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An exhibition on traditional masks

An exhibition on traditional masks is being organized at the national museum, located at Ta dzong in Paro from March 11. This in effort at preserving Bhutanese culture and tradition.An exhibition on traditional masks is being organized at the national museum, located at Ta dzong in Paro from March 11. This in effort at preserving Bhutanese culture and tradition.

The director of the national museum, Khenpo Phuntshok Tashi, explained during the inauguration ceremony why such an exhibition had been created. He said that mask dances are an important aspect of Bhutanese culture and so the masks used in the dances had to be preserved. He said that it is important for Bhutanese citizens to know the various kinds of masks that exist, the differences between them, how they are manufactured, and who make them.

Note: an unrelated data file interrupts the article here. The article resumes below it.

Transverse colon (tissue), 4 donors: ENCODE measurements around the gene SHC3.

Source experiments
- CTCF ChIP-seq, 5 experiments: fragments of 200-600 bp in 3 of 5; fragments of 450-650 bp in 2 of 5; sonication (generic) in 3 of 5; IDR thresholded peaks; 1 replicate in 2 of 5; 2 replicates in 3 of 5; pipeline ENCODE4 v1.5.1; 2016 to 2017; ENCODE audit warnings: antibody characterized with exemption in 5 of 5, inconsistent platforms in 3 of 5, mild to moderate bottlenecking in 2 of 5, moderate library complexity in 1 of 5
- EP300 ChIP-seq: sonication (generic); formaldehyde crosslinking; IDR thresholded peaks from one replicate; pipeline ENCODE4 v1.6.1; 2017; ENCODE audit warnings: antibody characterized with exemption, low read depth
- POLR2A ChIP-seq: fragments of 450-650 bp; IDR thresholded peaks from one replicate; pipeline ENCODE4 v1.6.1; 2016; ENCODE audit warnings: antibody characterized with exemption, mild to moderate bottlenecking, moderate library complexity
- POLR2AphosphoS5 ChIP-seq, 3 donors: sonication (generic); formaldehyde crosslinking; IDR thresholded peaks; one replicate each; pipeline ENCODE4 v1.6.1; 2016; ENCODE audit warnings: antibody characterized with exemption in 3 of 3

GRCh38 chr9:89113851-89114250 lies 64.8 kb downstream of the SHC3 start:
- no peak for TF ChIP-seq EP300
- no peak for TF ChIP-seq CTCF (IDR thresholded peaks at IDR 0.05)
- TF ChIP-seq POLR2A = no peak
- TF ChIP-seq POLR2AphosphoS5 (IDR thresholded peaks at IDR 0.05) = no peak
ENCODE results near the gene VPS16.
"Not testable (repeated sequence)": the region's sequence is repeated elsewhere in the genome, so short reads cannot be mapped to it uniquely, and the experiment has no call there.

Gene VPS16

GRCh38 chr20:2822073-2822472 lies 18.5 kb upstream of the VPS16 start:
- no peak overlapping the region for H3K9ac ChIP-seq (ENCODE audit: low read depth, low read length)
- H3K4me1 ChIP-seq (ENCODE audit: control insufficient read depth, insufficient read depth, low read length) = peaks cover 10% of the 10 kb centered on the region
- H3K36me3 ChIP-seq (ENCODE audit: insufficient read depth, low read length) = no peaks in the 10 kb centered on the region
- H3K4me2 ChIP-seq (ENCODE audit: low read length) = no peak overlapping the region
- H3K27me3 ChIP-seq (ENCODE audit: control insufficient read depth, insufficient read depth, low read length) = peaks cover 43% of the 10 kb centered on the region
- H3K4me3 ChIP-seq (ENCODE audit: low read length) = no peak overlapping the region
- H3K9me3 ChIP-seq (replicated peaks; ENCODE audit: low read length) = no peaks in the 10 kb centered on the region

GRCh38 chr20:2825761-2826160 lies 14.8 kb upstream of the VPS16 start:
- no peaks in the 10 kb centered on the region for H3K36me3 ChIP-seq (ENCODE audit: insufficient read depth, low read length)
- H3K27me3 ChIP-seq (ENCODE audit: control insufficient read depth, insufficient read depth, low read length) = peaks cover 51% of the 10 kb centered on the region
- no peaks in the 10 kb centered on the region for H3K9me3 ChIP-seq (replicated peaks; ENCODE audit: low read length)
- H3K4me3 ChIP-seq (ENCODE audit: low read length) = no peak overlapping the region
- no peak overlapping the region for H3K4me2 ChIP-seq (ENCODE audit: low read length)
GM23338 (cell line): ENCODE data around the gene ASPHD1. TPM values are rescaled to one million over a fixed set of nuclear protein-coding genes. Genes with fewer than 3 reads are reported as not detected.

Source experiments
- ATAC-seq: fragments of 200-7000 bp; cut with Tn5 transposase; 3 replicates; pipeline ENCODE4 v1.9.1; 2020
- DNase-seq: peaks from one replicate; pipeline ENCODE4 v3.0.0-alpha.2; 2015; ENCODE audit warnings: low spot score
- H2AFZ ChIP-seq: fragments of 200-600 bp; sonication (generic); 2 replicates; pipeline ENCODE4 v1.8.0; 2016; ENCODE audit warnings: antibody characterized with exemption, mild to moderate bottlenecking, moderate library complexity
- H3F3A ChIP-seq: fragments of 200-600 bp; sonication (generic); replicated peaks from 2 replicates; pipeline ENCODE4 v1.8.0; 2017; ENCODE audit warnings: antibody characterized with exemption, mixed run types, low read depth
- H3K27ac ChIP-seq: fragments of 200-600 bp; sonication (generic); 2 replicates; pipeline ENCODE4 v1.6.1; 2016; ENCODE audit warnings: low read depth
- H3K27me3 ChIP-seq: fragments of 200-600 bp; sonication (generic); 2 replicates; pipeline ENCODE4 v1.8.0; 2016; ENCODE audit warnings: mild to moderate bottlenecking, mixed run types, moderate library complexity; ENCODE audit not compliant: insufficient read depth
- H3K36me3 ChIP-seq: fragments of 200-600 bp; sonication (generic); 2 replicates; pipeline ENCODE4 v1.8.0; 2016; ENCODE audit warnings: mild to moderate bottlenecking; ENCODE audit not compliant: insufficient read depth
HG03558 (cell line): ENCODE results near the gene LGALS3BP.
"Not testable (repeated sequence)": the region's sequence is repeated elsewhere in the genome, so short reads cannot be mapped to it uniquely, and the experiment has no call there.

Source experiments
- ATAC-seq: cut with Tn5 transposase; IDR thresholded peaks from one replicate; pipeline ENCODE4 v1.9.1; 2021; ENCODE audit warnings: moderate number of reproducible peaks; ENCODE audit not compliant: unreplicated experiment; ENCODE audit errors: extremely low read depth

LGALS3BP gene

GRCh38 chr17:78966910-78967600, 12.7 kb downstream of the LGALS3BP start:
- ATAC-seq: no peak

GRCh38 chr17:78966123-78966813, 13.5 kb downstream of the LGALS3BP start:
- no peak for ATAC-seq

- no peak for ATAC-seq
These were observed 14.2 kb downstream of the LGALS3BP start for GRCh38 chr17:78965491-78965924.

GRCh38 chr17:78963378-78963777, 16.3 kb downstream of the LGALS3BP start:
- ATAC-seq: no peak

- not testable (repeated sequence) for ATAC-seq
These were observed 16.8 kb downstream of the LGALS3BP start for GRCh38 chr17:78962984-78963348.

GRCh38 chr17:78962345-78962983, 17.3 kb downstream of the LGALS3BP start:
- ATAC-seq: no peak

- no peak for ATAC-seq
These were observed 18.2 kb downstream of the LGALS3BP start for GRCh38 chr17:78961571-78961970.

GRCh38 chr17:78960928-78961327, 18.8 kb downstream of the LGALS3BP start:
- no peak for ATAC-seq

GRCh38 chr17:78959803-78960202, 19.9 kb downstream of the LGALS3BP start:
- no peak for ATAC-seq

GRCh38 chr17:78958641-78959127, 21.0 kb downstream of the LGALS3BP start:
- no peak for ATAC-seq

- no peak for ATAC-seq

Khenpo Phuntshok Tashi added that the significance of the masks did not have to be limited to only Bhutanese. He said that the exhibition would also allow the significance of the masks to be shared with foreign visitors as well.

He pointed out that if the significance of the masks were not shared today, then it could become a reality that the masks are only used and viewed as entertainment, eventually to go extinct.

Chief guest at the function, Lyonpo Khandu Wangchuk, also shared a similar perspective. He said that tsechus had to be continued and for that to happen, the significance of the masks had to be shared and preserved.

Lyonpo Khandu Wangchuk pointed out that, despite Bhutan not remaining in self-imposed isolation and achieving a relatively giant leap out of medievalism, Bhutanese culture had still remained intact from the time of Zhabdrung Ngawang Namgyel. He pointed out that, as Bhutan is a small country, it was important to have an identity, especially with globalisation taking place.

A total of 161 traditional masks used in 21 religious dances or cham are now in display at the museum.

For instance, masks used in religious dances such as, among others, the guru tshengye, bardo cham, Peling gingsum ging and tsholing, and drametse ngacham are displayed.

Source : Kuensel.